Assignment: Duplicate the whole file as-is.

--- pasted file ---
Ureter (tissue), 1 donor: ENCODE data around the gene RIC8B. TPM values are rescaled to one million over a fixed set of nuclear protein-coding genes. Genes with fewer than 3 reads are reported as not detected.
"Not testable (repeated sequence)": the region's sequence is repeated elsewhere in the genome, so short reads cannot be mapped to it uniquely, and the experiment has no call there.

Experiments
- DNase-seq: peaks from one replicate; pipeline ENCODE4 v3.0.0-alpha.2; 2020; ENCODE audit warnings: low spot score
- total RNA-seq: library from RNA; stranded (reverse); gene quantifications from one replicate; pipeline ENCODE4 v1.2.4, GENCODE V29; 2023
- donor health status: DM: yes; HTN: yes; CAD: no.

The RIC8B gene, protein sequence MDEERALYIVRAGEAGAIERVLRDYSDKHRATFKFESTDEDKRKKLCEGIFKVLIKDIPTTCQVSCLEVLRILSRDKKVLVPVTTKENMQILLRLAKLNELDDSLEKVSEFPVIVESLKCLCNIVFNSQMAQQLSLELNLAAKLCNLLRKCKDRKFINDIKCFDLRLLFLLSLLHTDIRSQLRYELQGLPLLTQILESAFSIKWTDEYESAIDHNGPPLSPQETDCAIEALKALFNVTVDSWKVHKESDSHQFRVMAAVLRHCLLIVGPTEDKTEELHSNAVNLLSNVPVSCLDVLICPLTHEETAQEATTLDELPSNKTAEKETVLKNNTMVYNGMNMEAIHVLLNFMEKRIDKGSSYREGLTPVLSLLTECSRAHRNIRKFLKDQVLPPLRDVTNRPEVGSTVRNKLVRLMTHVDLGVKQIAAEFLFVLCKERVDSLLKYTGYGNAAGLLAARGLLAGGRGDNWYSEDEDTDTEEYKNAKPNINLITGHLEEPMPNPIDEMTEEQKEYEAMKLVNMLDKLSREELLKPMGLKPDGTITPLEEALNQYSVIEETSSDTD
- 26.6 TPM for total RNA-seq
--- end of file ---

Ureter (tissue), 1 donor: ENCODE data around the gene RIC8B. TPM values are rescaled to one million over a fixed set of nuclear protein-coding genes. Genes with fewer than 3 reads are reported as not detected.
"Not testable (repeated sequence)": the region's sequence is repeated elsewhere in the genome, so short reads cannot be mapped to it uniquely, and the experiment has no call there.

Experiments
- DNase-seq: peaks from one replicate; pipeline ENCODE4 v3.0.0-alpha.2; 2020; ENCODE audit warnings: low spot score
- total RNA-seq: library from RNA; stranded (reverse); gene quantifications from one replicate; pipeline ENCODE4 v1.2.4, GENCODE V29; 2023
- donor health status: DM: yes; HTN: yes; CAD: no.

The RIC8B gene, protein sequence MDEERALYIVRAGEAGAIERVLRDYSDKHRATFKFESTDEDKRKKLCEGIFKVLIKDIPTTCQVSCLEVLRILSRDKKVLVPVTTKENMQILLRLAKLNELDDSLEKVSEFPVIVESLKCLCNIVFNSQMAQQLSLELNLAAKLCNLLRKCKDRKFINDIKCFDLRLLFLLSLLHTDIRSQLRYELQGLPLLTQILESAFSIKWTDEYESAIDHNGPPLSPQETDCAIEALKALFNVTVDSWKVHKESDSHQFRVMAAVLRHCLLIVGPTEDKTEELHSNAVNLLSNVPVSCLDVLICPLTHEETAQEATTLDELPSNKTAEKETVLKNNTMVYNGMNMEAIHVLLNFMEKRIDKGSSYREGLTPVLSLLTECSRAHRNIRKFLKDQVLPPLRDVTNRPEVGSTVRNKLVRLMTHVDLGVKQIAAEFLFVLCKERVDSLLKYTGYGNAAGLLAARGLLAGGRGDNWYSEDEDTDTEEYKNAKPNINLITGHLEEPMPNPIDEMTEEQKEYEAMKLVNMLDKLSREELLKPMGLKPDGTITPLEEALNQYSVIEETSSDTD
- 26.6 TPM for total RNA-seq